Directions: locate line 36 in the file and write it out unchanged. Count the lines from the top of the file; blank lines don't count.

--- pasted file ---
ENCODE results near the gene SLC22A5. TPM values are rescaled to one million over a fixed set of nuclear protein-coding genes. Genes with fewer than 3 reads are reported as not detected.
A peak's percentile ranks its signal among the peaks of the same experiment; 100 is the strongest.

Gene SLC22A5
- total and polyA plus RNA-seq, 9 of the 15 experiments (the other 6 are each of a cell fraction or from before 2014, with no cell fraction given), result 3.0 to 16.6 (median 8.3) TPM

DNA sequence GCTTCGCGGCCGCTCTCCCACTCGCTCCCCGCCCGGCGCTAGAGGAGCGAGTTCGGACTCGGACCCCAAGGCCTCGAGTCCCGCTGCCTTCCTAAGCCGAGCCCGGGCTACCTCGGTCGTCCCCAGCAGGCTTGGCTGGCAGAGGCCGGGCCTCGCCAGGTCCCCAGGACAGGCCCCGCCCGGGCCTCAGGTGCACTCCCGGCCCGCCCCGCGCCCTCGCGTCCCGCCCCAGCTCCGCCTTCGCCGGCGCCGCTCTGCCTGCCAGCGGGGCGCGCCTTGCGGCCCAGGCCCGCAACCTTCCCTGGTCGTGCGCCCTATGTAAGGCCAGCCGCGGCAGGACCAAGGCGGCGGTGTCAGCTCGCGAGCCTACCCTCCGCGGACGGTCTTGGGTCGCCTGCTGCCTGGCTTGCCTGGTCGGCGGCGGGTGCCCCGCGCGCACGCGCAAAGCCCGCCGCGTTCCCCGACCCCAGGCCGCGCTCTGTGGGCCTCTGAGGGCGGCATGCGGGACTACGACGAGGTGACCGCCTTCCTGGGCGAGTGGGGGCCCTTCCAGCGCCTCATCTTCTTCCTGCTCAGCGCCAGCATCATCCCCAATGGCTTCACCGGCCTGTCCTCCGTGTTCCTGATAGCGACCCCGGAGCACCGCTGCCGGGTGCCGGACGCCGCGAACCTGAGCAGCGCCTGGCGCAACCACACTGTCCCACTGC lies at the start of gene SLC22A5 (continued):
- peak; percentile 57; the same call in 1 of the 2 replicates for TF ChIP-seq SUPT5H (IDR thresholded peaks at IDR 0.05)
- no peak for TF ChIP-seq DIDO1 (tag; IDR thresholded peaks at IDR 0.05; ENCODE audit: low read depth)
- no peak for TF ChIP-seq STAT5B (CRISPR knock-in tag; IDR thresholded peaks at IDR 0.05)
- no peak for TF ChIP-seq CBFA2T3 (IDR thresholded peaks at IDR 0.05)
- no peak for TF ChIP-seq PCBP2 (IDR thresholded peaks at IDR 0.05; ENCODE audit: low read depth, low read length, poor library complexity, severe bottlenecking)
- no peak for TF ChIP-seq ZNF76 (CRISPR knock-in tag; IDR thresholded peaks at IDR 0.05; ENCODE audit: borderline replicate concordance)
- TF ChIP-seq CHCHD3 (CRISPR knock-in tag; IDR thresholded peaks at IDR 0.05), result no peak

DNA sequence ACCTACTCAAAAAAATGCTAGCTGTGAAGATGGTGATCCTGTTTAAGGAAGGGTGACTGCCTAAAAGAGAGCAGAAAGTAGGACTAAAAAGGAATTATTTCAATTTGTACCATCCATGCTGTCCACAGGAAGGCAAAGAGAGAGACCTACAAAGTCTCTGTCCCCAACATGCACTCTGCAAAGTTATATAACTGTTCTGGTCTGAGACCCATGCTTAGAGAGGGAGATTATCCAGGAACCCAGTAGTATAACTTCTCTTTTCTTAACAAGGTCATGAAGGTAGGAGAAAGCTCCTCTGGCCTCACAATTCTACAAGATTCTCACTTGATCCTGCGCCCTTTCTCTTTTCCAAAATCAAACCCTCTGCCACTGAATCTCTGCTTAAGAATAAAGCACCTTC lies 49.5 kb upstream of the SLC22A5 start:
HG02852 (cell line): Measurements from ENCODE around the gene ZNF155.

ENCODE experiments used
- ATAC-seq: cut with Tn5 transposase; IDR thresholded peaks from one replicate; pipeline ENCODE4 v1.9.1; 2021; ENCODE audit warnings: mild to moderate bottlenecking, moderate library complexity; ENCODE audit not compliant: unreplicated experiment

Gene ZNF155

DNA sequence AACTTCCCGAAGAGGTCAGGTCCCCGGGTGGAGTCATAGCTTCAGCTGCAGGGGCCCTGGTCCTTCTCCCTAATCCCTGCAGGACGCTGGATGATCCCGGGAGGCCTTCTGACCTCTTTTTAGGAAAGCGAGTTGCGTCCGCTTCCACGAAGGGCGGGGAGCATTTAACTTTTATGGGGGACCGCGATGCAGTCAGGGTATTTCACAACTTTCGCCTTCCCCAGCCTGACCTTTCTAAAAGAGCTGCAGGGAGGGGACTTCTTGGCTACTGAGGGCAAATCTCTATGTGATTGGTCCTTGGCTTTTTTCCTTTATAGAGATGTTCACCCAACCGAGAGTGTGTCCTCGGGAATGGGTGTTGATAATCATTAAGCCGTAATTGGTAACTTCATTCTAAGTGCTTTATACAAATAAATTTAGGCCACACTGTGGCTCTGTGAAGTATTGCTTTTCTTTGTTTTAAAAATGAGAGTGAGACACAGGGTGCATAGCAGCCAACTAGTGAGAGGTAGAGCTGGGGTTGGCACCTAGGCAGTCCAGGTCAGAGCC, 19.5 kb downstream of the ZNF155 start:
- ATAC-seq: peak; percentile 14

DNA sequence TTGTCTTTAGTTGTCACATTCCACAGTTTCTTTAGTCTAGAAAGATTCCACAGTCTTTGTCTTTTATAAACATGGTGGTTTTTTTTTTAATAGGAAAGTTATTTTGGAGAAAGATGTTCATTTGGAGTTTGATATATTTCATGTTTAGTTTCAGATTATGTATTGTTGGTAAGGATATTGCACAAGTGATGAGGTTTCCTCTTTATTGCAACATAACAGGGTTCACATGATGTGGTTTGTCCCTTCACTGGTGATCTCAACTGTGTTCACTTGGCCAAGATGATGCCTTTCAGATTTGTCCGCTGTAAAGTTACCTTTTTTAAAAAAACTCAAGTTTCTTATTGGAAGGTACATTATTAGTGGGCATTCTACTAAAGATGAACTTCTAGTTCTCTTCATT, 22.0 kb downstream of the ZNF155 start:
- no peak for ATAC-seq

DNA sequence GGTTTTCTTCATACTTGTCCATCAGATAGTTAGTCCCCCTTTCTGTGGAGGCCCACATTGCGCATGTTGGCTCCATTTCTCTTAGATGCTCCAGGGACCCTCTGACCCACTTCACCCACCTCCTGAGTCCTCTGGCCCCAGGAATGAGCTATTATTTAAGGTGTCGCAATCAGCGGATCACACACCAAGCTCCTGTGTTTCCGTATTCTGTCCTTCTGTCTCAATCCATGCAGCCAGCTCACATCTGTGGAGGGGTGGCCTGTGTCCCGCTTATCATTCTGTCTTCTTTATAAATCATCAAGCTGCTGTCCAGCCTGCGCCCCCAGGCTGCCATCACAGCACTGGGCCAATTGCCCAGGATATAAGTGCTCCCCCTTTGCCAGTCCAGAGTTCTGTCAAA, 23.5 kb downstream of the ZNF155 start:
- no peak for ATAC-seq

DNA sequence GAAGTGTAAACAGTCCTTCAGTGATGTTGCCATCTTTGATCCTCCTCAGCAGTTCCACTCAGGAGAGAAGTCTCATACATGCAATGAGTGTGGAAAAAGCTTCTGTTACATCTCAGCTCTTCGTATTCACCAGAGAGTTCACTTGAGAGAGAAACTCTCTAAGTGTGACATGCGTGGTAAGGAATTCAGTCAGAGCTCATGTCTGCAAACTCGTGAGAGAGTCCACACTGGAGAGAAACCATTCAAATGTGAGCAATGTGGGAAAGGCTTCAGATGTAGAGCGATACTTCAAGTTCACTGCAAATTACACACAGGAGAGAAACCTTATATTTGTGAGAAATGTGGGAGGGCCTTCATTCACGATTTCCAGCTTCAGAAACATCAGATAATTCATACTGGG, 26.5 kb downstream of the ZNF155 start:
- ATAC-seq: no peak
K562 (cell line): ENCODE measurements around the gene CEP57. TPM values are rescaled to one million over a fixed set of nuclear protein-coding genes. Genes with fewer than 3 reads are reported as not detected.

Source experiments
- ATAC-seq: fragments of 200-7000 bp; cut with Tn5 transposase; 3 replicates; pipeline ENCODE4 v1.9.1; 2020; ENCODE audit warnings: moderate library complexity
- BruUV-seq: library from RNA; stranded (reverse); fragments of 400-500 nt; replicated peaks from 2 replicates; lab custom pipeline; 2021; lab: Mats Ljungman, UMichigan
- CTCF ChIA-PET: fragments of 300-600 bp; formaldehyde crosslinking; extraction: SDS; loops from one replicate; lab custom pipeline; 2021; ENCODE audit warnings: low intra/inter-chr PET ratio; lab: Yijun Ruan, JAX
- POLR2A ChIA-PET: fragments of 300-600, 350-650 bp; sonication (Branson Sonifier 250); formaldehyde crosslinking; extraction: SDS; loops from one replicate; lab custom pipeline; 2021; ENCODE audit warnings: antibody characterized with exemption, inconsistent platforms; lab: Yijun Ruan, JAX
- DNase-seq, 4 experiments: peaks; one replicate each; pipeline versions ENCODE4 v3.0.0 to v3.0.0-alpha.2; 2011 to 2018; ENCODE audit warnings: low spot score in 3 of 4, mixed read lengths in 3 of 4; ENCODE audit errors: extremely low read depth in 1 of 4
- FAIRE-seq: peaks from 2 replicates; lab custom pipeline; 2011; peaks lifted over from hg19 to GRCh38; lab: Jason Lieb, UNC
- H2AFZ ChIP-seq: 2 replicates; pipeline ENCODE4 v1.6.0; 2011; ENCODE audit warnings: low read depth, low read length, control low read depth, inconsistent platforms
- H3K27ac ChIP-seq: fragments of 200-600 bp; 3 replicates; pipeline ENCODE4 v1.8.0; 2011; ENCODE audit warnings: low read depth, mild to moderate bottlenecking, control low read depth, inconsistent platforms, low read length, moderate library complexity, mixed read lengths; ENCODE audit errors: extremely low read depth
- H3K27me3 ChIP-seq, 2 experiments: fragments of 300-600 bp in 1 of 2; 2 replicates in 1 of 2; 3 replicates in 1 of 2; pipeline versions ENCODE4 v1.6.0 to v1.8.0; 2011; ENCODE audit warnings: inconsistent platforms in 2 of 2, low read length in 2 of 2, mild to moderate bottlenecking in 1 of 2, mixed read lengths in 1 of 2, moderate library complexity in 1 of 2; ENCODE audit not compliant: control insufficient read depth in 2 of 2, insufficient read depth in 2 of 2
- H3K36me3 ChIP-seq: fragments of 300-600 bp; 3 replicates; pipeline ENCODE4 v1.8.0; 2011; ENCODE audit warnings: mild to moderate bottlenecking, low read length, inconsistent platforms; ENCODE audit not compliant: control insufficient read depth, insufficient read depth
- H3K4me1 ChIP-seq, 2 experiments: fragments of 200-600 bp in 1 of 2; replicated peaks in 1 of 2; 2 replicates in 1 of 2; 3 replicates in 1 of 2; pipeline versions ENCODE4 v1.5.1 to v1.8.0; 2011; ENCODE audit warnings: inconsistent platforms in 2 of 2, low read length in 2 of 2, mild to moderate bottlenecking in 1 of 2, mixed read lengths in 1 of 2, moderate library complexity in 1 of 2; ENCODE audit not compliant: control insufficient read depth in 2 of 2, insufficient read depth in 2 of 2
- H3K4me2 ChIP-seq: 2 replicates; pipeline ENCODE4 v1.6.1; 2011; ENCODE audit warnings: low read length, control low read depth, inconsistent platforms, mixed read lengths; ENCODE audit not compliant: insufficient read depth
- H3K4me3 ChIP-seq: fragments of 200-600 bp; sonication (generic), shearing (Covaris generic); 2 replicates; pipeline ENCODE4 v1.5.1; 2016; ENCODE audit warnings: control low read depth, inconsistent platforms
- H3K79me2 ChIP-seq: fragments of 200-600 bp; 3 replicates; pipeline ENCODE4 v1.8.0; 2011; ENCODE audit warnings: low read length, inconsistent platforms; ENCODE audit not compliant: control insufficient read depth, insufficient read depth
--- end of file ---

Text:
- H3K27me3 ChIP-seq, 2 experiments: fragments of 300-600 bp in 1 of 2; 2 replicates in 1 of 2; 3 replicates in 1 of 2; pipeline versions ENCODE4 v1.6.0 to v1.8.0; 2011; ENCODE audit warnings: inconsistent platforms in 2 of 2, low read length in 2 of 2, mild to moderate bottlenecking in 1 of 2, mixed read lengths in 1 of 2, moderate library complexity in 1 of 2; ENCODE audit not compliant: control insufficient read depth in 2 of 2, insufficient read depth in 2 of 2